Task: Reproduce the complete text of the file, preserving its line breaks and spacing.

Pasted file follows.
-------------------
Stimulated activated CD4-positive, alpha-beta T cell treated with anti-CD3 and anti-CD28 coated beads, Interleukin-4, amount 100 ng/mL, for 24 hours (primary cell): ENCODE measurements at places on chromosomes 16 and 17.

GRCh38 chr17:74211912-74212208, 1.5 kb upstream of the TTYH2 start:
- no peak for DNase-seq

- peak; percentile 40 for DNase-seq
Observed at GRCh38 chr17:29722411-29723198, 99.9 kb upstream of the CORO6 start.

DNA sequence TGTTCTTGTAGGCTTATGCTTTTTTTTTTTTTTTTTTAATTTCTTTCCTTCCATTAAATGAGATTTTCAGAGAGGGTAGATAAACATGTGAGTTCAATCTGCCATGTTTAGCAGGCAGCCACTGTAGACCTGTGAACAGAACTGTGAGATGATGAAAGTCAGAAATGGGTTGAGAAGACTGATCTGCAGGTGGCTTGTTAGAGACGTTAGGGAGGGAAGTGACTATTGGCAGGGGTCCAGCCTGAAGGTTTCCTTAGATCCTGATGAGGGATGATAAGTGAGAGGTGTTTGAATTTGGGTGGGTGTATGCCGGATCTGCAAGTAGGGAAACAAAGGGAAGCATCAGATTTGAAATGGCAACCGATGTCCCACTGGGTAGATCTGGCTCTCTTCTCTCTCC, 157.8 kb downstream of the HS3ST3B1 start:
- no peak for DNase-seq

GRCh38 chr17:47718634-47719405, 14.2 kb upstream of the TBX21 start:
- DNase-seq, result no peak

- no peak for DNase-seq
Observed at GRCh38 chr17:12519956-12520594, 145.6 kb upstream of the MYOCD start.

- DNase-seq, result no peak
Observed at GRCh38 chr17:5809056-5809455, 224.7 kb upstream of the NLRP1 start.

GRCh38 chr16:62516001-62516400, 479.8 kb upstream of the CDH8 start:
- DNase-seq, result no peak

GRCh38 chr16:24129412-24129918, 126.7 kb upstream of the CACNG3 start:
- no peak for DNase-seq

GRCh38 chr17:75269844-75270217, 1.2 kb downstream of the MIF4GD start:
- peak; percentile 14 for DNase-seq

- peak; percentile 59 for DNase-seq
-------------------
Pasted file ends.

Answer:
Stimulated activated CD4-positive, alpha-beta T cell treated with anti-CD3 and anti-CD28 coated beads, Interleukin-4, amount 100 ng/mL, for 24 hours (primary cell): ENCODE measurements at places on chromosomes 16 and 17.

GRCh38 chr17:74211912-74212208, 1.5 kb upstream of the TTYH2 start:
- no peak for DNase-seq

- peak; percentile 40 for DNase-seq
Observed at GRCh38 chr17:29722411-29723198, 99.9 kb upstream of the CORO6 start.

DNA sequence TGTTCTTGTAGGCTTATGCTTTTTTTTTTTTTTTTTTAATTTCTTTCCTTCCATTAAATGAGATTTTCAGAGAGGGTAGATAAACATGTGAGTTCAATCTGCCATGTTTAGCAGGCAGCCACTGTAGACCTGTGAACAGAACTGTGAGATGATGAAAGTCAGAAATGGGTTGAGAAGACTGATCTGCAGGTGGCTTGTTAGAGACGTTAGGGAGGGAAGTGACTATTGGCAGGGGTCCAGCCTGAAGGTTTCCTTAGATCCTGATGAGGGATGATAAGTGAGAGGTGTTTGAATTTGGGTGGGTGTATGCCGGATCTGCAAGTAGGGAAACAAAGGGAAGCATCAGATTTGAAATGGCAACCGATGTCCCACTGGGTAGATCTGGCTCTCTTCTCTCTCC, 157.8 kb downstream of the HS3ST3B1 start:
- no peak for DNase-seq

GRCh38 chr17:47718634-47719405, 14.2 kb upstream of the TBX21 start:
- DNase-seq, result no peak

- no peak for DNase-seq
Observed at GRCh38 chr17:12519956-12520594, 145.6 kb upstream of the MYOCD start.

- DNase-seq, result no peak
Observed at GRCh38 chr17:5809056-5809455, 224.7 kb upstream of the NLRP1 start.

GRCh38 chr16:62516001-62516400, 479.8 kb upstream of the CDH8 start:
- DNase-seq, result no peak

GRCh38 chr16:24129412-24129918, 126.7 kb upstream of the CACNG3 start:
- no peak for DNase-seq

GRCh38 chr17:75269844-75270217, 1.2 kb downstream of the MIF4GD start:
- peak; percentile 14 for DNase-seq

- peak; percentile 59 for DNase-seq